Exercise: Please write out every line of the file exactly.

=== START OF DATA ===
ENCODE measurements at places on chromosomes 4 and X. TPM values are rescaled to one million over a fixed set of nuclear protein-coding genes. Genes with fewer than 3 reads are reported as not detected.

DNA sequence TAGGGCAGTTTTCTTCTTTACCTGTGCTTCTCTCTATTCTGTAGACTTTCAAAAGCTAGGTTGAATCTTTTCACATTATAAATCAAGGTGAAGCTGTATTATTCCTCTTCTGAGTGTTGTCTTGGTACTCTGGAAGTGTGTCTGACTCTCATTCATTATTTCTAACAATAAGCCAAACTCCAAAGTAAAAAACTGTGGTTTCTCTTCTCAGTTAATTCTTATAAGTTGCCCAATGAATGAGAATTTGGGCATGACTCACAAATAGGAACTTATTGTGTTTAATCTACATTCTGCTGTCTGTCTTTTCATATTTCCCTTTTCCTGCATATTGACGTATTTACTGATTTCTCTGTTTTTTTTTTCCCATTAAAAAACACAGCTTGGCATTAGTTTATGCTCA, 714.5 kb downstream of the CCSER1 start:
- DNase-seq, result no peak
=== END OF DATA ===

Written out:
ENCODE measurements at places on chromosomes 4 and X. TPM values are rescaled to one million over a fixed set of nuclear protein-coding genes. Genes with fewer than 3 reads are reported as not detected.

DNA sequence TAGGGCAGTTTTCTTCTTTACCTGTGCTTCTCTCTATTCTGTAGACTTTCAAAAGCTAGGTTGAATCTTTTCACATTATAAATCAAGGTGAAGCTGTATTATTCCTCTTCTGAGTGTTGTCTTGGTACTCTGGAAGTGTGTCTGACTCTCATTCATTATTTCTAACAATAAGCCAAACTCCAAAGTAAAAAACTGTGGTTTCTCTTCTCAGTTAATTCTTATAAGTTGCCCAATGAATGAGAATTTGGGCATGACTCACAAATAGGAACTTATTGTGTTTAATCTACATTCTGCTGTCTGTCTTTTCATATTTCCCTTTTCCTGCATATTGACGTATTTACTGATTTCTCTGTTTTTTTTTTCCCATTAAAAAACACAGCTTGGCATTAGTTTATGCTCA, 714.5 kb downstream of the CCSER1 start:
- DNase-seq, result no peak